Over the fold, another draft section of the climate chapter of Economic Consequences of the Pandemic. As always, comments, compliments and criticism appreciated
The response to the pandemic, in the US and many other countries, has been less than successful. But even leaving aside the disastrous impact of the Trump Administration, it must be conceded that the pandemic posed an incredibly difficult challenge. When it broke out, we had no cure, no vaccine and a very limited understanding of the virus and the way it was transmitted. Now that vaccines are entering production, and given competent government, we can hope for much better outcomes in the future.The contrast with the climate crisis is striking. We have had decades of warning and devoted millions of hours to researching every aspect of the problem. Yet, emissions are still increasing. This failure has come despite the fact that we have have nearly all the technology to decarbonize the economy, at relatively modest cost, and with little disruption to our daily lives.
To stabilize the global climate with less than 2 degrees of warming will be a massive task. It will require not only the elimination of nearly all greenhouse gas emissions in developed countries by 2050 but active measures to remove greenhouse gases from the atmosphere. To see what needs to be done, it’s useful to start with the big picture. At present, around 85 per cent of all primary energy is generated by burning oil, gas and coal. Of the remaining 15 per cent, hydroelectricity and nuclear power (which are unlikely to grow substantially) account for 10 per cent. Solar PV and wind account for only 5 per cent.
The process of decarbonizing energy supply is already underway, but the pace of change is far too slow. Technological progress over the last twenty years has drastically reduced the cost of two carbon-free energy sources, solar photovoltaics (PV) and wind power [fn. I will use the standard term ‘renewables’, although it reflects an obsolete perception of the energy problem, dating back to concerns about the possible exhaustion of ‘fossil fuels’ like oil and coal. When dealing with climate change, the sooner low-cost carbon-based resources become scarce, the better]. Other potentially promising options including geothermal energy, tidal power and biofuels, didn’t work out and have been quietly forgotten (I’ll discuss nuclear power a little later). More recently, improvements in battery technology have effectively eliminated the variability problems associated with solar PV and wind, and have also undermined the case for gas-fired power as a ‘bridge’ to carbon neutrality.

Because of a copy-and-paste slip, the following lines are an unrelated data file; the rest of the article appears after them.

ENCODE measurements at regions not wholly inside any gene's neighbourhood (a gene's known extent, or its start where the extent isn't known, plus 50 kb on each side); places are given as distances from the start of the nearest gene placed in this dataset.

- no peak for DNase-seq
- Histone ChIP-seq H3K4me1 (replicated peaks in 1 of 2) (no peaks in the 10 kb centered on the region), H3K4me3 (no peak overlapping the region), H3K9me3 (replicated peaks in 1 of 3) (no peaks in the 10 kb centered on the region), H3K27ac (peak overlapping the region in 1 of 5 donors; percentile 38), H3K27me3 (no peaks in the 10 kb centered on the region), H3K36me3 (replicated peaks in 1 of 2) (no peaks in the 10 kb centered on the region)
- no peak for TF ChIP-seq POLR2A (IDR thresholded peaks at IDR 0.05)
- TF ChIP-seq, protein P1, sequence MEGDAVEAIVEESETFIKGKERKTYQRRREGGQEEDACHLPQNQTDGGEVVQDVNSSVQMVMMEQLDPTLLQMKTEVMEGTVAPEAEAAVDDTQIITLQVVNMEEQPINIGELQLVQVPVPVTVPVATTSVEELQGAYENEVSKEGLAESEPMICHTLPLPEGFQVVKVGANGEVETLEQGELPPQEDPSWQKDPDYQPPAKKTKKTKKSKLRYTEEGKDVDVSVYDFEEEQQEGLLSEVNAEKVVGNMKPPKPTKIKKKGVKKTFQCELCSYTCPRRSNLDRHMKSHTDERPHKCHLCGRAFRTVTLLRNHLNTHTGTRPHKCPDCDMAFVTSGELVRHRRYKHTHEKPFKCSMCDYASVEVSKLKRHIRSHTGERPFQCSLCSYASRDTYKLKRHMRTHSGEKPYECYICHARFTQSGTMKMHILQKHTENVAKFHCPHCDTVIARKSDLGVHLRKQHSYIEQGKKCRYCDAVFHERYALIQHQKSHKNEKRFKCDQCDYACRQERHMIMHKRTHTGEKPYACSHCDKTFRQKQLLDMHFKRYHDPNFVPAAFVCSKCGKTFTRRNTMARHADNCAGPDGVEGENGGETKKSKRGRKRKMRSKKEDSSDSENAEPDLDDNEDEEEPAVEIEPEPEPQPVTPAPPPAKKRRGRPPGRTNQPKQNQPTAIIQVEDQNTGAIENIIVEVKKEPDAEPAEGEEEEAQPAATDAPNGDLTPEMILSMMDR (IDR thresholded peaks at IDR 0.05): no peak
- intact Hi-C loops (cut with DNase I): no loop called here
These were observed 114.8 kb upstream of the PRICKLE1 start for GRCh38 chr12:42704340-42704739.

Improvements in battery technology are crucial to the next major step in the process, electrifying transport. Electric cars, buses and trucks are already on the market, and have a lifetime cost of operation only a little higher than that of comparable petrol and diesel vehicles. A modest expansion of existing subsidies would be sufficient to make electric vehicles cheaper. However, the shift to electric vehicles can yield a substantial reduction in emissions only if electricity generation is already largely decarbonized.
The last important piece of the puzzle is hydrogen. In principle, hydrogen produced by electrolysis (splitting water into hydrogen and oxygen) can replace carbon-based fuels in most industrial uses. Examples include the replacement of blast furnaces for steel with DRI and the production of ammonia, the main feedstock for a variety of chemicals, which is currently made using hydrocarbons. Large-scale investment in the production and use of ‘green hydrogen’ (as opposed to current production methods based on lignite) is just beginning, but could be accelerated rapidly given the political will to introduce the necessary supporting policies.
The moderately good news is that the supply of energy from solar PV and wind is growing at around 10 per cent per year, which implies a doubling every seven years. If this trend were were consistently until 2050, and total energy demand was unchanged, the carbon-free share of energy demand would by above 60 per cent.
The positive trend was driven almost entirely by the electricity sector. Coal-fired electricity generation is in sharp decline in most developed countries. This process was already underway before the pandemic,
BP Statistical Review states that in 2019
Renewables provided the largest increment to power generation ( 3 4 0 TWh), followed by natural gas (220 TWh). These gains came partially at the expense of coal generation which fell sharply (-270 TWh), causing the share of coal in power generation to fall by 1.5 percentage points to 36.4% – the lowest in our dataset (which goes back to 1985).
Another way to look at the aggregate numbers is to ask what changes would be need to begin a sustained reduction in energy-related emissions
The BP Statistical Review notes that, in 2019, clean energy accounted for 40 per cent of the growth in primary energy. One way to think about this is that if the rate of additions of renewables were doubled, and the rate of growth of primary energy demand were reduced by 20 per cent, all growth in primary energy would be delivered by clean energy. Given that gas would expand at the expense of coal, this would imply the end of growth in energy-related emissions.
The shift away from coal has accelerated during the pandemic, particularly in less developed countries. Coal-intensive energy strategies have been abandoned or sharply modified in several countries, including Bangladesh, India, the Phillipines and Vietnam. At the same time, China, South Korea and Japan have committed themselves to a zero net emissions target (2060 for China, 2050 for the other two).
Commitments to decarbonization have not, as yet, been matched by concrete policy measures. But the goal of zero net emissions by 2050 is entirely feasible and would, if achieved, stave off most of the worst consequences of climate change.